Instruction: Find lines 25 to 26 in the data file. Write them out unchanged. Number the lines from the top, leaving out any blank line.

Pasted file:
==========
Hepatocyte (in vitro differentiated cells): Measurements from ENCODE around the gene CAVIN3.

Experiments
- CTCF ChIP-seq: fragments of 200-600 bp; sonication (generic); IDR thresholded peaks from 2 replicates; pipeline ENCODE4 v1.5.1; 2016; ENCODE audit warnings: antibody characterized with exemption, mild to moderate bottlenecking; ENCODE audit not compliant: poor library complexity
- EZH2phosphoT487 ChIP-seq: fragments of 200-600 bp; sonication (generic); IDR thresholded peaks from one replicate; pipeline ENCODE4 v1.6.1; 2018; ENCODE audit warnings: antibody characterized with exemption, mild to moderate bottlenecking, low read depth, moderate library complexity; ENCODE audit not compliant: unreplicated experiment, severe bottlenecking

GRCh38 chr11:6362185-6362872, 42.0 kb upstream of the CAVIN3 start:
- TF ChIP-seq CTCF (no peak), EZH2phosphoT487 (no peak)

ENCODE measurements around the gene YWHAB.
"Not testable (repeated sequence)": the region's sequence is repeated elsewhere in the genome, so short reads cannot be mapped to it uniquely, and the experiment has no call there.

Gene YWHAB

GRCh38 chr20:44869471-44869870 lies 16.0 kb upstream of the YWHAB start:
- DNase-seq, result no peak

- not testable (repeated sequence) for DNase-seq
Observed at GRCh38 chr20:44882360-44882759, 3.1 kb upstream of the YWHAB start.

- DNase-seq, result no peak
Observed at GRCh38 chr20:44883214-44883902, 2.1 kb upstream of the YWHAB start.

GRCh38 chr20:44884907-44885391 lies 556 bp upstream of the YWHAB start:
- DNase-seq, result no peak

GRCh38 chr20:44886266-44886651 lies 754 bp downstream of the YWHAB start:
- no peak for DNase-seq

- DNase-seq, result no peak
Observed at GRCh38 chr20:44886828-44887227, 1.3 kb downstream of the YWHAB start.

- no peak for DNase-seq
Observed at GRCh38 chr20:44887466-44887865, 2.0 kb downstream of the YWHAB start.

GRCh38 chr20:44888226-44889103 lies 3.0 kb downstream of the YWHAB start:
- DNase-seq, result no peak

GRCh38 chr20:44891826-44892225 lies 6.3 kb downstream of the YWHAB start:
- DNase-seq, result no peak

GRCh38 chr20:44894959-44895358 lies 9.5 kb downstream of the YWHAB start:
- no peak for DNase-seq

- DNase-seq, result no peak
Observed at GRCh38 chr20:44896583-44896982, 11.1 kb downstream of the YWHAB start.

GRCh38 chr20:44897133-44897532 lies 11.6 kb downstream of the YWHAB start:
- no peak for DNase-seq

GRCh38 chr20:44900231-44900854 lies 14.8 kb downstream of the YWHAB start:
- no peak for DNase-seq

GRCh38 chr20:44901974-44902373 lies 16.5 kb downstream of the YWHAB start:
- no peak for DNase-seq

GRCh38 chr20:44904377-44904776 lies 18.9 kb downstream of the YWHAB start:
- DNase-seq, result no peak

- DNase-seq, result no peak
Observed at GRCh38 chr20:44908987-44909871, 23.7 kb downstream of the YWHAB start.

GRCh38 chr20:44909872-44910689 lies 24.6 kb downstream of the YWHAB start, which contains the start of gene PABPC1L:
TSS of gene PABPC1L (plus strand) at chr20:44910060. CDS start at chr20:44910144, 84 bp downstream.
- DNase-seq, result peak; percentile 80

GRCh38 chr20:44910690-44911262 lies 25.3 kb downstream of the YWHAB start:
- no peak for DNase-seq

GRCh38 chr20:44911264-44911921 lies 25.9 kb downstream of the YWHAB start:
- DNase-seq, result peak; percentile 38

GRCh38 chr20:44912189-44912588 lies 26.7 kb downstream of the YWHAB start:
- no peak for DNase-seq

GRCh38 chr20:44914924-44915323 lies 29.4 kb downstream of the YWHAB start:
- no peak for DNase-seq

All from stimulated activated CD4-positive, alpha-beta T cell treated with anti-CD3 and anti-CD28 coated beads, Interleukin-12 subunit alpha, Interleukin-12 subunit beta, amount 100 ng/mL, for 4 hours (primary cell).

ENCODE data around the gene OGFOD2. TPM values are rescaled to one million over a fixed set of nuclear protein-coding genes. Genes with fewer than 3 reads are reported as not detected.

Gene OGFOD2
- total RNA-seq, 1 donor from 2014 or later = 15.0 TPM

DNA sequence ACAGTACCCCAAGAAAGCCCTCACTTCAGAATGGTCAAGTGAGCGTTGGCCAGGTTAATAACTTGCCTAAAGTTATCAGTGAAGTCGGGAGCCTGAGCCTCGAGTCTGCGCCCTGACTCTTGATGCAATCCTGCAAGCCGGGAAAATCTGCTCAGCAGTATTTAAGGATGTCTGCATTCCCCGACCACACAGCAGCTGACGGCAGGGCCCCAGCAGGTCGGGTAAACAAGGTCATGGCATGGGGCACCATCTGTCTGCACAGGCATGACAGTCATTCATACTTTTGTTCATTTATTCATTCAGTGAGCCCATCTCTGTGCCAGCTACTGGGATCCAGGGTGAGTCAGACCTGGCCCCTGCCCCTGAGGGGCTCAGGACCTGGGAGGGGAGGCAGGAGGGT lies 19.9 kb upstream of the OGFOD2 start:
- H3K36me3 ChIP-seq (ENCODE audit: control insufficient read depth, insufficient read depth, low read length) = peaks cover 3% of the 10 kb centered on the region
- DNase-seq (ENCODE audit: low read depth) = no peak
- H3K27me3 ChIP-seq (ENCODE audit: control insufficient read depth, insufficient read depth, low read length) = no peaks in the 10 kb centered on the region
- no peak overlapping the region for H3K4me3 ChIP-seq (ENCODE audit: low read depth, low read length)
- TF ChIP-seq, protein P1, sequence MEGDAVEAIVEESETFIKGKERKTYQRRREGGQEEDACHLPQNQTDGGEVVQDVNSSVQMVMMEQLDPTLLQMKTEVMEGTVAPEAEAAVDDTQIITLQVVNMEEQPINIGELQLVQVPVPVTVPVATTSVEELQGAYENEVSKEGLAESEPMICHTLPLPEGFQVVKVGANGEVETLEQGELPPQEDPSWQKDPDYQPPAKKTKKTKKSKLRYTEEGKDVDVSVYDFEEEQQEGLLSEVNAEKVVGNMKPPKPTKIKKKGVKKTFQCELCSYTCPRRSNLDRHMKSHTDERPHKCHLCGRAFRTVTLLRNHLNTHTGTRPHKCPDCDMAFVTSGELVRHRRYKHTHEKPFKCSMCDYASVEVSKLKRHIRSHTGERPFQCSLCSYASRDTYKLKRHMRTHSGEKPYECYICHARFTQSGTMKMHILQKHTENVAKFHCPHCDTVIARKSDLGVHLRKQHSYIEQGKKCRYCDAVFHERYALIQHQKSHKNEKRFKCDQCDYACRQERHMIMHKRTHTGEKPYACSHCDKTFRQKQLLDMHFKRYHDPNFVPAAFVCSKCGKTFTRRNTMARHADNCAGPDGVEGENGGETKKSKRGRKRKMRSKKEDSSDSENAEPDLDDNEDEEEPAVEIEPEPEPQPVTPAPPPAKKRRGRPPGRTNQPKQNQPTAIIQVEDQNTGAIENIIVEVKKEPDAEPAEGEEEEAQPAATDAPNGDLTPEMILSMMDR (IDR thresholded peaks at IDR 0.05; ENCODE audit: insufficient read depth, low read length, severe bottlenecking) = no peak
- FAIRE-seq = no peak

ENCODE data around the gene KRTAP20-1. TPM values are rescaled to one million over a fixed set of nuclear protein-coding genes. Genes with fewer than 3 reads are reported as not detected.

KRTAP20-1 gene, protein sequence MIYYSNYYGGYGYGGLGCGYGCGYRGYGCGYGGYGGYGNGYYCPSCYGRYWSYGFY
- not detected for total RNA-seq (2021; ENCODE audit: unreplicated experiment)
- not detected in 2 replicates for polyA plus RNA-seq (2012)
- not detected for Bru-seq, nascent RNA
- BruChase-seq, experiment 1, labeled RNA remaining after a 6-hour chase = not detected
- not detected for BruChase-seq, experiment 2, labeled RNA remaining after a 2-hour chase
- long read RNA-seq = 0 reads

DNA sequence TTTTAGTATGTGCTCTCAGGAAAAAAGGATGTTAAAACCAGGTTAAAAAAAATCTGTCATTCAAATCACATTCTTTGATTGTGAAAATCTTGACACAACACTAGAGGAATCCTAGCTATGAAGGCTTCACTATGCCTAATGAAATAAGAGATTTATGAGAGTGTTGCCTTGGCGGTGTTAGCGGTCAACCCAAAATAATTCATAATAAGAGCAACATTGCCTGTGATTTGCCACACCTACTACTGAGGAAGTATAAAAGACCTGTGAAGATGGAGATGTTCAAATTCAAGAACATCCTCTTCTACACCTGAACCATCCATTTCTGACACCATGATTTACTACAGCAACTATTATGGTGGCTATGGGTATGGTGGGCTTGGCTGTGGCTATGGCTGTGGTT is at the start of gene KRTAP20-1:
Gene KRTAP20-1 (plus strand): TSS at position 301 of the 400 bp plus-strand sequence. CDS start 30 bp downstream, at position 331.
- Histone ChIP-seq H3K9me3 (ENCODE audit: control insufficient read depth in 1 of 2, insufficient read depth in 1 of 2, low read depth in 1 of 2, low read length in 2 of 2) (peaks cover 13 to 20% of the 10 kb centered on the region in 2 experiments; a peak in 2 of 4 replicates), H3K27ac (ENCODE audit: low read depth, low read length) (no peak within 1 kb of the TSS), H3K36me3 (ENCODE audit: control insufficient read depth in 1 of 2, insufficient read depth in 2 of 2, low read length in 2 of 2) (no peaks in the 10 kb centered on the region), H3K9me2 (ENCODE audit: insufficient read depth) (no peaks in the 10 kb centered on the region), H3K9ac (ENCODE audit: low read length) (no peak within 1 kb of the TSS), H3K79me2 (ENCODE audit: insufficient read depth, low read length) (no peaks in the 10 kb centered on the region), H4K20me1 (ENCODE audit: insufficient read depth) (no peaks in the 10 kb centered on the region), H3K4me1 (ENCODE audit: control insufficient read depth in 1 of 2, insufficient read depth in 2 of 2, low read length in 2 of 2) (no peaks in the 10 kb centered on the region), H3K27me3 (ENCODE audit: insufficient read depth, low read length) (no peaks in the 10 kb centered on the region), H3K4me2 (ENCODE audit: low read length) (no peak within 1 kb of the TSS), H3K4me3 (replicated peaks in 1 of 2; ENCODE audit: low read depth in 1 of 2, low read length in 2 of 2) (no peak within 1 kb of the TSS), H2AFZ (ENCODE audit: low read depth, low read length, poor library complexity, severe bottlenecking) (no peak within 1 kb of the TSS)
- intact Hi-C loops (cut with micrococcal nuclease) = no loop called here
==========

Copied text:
- DNase-seq, result no peak

GRCh38 chr20:44891826-44892225 lies 6.3 kb downstream of the YWHAB start: